Actions on an express warranty which are in the nature of "ex contractu" actions cannot be maintained, generally, unless there is privity of contract between the warrantor and the person seeking recovery. Paul Harris Furniture Co. v. Morse, 10 Ill.2d 28, 139 N.E.2d 275; National Iron & Steel Co. v. Robert W. Hunt, 312 Ill. 245, 143 N.E. 833. In the latter case the court referred to the case of Gordon v. Livingston, 12 Mo. App. 267, where the defendant Livingston, an expert grain inspector, certified to a mill that wheat was of a certain type, when in fact it was of an inferior grade. The mill sold the wheat to the plaintiff in that case and he paid for the wheat without examining it, but relying on the inspection. The Missouri court determined that the plaintiff in that case could not recover from the certifying inspector for the reason that the defendant owed no legal duty to the claimant. In the instant case, similarly, there is no express warranty and no direct contractual relationship between the plaintiff and the defendant Crop Association.
The basic issue which arises is whether an action for breach of implied warranty could be maintained in absence of privity between the parties to the action. In Day v. Barber-Colman Co., 10 Ill. App.2d 494, 135 N.E.2d 231, the Illinois court determined that a defendant manufacturer was not liable to an employee of an independent contractor who was engaged to install a door built by the manufacturer and was injured while installing the door, and stated that the manufacturer owed no duty to the employee. The court pointed out that the manufacturer, under Illinois law, was not responsible in damages to a person with whom it has no contractual relationship, and is not in privity, because of alleged manufacture of a product, unless the product is inherently dangerous or its nature is such that it may become inherently dangerous if manufactured negligently. The court then refers to exceptions to the rule which arise from fraudulent or deceitful statements or misrepresentations. Another group of exceptions arises from implied warranty of fitness for human consumption of foods, where it is determined that privity between the parties is not necessary for breach of implied warranty. Patargias v. Coca-Cola Bottling Co., 332 Ill. App. 117, 74 N.E.2d 162. We find no precedent, however, for the maintenance of an action as against the Crop Association in absence of privity as between plaintiff and the Crop Association, under the facts in the instant case. There is, in fact, no allegation of a causal relationship between the negligence of the Crop Association referred to, and plaintiff, since it is not asserted that the Crop Association placed the tags on the bag. Similarly, the complaint does not actually meet the basic pleading requirements of the Civil Practice Act in that it fails to inform defendant Crop Association of the nature of the action, specifically as against defendant, so as to contain the basic elements to constitute the statement of a cause of action. Jorgensen v. Baker, 21 Ill. App.2d 196, 157 N.E.2d 773.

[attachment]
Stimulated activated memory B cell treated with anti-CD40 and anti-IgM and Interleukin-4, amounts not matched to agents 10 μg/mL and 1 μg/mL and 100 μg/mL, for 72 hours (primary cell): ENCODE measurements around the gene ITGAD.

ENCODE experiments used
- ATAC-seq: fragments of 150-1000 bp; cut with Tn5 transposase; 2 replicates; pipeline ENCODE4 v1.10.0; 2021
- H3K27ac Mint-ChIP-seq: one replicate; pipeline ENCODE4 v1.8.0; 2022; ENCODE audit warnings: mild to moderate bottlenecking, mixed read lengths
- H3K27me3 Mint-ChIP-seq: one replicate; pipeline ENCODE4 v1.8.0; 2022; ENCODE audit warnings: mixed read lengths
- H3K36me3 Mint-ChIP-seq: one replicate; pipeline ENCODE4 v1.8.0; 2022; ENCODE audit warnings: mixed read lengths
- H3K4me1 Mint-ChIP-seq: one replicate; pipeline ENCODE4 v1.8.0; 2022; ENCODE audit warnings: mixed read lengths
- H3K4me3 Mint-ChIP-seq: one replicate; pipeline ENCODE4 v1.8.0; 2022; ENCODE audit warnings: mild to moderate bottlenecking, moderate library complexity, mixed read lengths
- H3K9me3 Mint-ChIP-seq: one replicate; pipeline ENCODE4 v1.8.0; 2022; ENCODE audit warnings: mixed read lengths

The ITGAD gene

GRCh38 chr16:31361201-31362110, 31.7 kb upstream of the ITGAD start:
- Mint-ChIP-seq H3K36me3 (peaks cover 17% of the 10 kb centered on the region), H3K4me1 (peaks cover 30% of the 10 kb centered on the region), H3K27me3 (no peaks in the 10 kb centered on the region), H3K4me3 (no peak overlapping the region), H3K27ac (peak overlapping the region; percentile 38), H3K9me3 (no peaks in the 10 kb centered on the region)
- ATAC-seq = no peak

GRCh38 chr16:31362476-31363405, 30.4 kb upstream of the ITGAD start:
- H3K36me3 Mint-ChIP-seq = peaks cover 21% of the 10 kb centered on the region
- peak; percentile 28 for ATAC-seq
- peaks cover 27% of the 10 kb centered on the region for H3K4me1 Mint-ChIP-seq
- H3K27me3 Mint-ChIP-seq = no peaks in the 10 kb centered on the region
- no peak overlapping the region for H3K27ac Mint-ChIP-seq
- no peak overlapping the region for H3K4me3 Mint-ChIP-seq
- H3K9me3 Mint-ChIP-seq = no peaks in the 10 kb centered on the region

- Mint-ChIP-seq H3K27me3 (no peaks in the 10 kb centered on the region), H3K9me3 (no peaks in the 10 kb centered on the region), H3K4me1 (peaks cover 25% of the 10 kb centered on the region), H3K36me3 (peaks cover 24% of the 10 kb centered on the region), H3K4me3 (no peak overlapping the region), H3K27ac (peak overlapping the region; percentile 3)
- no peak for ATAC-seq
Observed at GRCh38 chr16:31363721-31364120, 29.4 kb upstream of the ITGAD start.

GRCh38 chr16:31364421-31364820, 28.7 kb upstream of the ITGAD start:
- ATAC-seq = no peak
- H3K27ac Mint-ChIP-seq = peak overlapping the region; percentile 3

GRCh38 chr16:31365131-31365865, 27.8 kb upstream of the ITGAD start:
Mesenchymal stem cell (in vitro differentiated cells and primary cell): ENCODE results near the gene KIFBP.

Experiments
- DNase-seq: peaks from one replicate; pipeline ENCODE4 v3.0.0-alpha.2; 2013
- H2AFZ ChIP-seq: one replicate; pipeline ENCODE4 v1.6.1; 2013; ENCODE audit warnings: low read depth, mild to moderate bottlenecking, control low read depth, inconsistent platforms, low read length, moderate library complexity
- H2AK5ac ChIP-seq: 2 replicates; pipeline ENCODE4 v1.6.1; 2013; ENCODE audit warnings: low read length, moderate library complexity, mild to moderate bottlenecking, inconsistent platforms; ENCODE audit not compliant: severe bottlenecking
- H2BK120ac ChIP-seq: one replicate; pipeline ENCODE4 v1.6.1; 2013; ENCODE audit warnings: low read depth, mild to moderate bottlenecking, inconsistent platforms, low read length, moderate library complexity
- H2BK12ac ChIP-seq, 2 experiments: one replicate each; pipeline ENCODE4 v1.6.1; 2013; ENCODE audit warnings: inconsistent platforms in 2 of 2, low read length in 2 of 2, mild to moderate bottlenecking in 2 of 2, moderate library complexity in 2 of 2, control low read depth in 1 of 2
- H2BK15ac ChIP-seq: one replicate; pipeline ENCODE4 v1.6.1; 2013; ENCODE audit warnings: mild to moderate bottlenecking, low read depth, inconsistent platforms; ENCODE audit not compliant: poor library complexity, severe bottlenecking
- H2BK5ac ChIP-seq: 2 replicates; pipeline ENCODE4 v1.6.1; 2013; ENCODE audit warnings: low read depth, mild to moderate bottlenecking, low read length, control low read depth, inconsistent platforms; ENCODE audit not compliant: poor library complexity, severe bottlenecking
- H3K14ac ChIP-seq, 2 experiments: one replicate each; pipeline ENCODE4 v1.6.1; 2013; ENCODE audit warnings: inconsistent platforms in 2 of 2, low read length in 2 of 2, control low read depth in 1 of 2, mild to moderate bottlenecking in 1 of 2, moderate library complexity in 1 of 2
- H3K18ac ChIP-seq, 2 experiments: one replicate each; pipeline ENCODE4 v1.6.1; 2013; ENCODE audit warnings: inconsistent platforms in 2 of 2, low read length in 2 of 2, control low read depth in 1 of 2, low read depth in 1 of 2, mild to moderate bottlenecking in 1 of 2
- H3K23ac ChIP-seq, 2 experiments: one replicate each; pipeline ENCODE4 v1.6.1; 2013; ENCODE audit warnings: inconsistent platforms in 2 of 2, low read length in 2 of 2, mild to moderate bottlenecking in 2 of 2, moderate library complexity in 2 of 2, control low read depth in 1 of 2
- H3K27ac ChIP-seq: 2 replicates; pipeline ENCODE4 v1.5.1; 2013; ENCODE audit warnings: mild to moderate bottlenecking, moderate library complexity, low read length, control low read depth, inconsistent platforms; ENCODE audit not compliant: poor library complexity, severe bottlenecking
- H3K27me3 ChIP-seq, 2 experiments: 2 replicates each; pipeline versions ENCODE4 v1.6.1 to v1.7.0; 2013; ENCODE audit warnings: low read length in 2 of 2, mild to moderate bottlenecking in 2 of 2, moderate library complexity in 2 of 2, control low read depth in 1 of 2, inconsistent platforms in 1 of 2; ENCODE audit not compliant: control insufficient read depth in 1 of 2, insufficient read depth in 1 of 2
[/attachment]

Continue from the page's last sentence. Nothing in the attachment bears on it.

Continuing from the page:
We cannot agree with the contentions of plaintiff that the precedents in this state justify a conclusion that any person who makes a representation to another in the type of case before us, could be held liable for breach of implied warranty in the issuance of a tag to a producer, where such producer did affix the tag, and where there is no showing of privity between the issuer of the tag and the claimant, and in fact, no showing of a causal connection between any alleged negligence on the part of the Crop Association and the plaintiff.
We, therefore, conclude that the order of the County Court of Champaign County was proper and should be affirmed.
CARROLL, P.J. and REYNOLDS, J., concur.